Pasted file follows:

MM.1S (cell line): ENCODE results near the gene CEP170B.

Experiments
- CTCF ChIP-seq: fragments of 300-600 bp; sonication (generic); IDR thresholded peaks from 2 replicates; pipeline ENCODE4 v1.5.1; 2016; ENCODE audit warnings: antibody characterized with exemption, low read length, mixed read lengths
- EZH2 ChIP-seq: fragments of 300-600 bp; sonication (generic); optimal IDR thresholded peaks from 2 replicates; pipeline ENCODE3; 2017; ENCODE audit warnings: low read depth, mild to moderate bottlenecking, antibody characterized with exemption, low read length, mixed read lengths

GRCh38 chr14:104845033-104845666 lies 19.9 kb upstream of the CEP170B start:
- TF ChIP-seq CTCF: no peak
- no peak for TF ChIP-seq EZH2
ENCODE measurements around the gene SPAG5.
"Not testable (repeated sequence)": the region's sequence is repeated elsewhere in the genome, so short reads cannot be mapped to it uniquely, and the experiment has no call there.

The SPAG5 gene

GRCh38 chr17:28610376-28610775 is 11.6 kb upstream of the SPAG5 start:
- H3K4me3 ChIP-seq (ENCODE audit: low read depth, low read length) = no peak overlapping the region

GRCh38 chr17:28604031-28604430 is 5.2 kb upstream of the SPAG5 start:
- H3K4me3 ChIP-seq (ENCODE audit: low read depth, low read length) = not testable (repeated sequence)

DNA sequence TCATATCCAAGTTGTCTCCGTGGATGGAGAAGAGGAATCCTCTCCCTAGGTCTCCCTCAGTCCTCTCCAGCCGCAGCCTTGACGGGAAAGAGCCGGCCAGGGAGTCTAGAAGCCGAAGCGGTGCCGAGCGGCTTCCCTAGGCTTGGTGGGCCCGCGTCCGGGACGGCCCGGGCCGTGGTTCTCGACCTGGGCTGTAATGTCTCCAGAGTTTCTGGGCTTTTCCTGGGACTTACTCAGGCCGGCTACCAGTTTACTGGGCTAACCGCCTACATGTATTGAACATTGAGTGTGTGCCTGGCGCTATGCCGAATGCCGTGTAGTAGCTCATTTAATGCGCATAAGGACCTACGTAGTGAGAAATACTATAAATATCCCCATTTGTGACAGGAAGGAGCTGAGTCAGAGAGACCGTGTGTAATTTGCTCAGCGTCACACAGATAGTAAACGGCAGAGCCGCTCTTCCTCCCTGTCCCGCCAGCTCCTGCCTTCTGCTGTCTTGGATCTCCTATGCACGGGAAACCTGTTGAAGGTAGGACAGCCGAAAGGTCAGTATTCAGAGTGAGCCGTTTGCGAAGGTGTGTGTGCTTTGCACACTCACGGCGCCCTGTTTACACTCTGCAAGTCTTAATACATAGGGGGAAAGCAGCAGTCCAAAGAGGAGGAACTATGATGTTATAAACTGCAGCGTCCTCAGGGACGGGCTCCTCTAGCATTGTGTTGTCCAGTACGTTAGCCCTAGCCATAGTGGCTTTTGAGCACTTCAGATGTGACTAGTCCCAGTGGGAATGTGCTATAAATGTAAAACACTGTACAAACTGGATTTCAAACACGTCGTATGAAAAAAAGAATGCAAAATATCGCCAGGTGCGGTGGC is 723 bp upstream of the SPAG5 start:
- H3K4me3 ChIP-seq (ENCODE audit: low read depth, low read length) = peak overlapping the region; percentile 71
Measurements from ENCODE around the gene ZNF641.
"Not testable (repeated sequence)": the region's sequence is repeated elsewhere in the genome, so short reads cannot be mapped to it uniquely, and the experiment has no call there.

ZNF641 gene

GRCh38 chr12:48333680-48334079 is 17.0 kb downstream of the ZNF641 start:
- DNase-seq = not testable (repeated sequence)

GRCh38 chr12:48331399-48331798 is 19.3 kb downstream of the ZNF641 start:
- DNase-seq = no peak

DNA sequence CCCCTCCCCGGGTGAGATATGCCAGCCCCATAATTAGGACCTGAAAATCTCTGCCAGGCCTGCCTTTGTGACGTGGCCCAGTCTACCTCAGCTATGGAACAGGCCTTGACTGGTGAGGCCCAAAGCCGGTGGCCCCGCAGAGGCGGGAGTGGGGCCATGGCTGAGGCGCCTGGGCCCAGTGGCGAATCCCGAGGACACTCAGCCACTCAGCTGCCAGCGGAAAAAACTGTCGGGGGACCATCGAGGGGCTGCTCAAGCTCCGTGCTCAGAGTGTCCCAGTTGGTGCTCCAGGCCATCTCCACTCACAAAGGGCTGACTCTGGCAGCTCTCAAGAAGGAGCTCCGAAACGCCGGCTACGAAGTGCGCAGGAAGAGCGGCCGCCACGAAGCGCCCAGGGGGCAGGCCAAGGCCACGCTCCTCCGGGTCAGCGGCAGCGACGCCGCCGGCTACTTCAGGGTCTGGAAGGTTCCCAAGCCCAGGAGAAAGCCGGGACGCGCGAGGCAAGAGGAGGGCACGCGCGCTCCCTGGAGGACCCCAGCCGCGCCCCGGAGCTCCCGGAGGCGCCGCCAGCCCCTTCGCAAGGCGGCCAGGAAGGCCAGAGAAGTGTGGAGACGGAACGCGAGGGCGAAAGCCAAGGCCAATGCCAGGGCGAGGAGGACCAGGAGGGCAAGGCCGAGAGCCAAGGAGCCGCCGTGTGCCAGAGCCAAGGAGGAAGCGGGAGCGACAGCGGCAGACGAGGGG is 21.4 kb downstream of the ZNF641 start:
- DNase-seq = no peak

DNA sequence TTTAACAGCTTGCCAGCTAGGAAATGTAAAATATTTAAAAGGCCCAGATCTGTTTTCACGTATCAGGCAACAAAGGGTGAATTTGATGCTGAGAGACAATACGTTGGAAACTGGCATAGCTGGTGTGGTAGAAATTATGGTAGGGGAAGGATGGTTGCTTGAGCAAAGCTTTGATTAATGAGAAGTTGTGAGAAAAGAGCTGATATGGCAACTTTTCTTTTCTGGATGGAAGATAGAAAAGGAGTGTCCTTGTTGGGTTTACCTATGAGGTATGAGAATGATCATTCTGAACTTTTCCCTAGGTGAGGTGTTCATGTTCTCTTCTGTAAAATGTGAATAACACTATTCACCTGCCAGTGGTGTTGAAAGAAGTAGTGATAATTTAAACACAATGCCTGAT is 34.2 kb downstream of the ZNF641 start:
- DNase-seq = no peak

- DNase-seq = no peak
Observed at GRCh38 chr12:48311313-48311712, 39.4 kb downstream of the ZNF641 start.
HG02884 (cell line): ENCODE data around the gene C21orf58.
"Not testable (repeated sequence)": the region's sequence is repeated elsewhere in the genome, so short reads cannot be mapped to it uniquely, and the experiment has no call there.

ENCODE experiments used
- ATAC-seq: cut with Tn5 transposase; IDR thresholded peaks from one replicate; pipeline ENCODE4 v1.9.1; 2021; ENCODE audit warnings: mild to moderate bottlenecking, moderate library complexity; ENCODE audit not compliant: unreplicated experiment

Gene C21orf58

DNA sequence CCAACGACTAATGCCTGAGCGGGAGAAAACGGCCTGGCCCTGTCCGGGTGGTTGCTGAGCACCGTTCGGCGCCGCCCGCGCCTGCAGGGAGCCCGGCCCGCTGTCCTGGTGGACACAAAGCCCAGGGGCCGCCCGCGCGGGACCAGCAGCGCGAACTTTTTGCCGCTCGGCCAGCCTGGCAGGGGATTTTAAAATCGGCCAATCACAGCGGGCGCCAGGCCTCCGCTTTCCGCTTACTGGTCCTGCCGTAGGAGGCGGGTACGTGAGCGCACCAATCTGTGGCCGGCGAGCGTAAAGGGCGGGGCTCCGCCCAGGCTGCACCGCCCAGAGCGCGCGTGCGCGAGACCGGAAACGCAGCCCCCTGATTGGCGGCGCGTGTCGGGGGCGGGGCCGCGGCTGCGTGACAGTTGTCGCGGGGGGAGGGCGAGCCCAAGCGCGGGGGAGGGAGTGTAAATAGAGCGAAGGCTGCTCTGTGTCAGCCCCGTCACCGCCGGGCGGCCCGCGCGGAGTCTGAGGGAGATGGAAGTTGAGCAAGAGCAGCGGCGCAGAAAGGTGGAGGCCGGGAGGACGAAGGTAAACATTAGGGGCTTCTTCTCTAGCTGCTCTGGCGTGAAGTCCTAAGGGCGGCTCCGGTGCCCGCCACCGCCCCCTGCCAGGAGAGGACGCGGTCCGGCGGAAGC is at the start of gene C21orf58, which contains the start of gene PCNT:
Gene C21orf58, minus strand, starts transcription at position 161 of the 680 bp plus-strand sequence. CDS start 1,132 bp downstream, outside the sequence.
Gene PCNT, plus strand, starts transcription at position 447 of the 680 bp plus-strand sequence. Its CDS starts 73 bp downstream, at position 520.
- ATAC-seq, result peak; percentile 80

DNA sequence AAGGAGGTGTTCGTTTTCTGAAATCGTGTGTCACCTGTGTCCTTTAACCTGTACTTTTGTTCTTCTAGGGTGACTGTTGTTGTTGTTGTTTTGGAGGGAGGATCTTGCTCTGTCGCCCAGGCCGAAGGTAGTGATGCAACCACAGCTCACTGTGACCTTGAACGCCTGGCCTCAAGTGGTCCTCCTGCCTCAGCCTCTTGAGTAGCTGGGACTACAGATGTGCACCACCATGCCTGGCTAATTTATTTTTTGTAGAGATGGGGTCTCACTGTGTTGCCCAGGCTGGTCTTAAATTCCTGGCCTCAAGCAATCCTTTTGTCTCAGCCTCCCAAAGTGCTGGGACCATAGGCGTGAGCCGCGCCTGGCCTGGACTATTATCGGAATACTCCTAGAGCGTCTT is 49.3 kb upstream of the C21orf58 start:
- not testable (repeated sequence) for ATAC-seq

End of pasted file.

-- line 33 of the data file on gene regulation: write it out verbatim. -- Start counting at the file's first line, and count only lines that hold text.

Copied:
- ATAC-seq: cut with Tn5 transposase; IDR thresholded peaks from one replicate; pipeline ENCODE4 v1.9.1; 2021; ENCODE audit warnings: mild to moderate bottlenecking, moderate library complexity; ENCODE audit not compliant: unreplicated experiment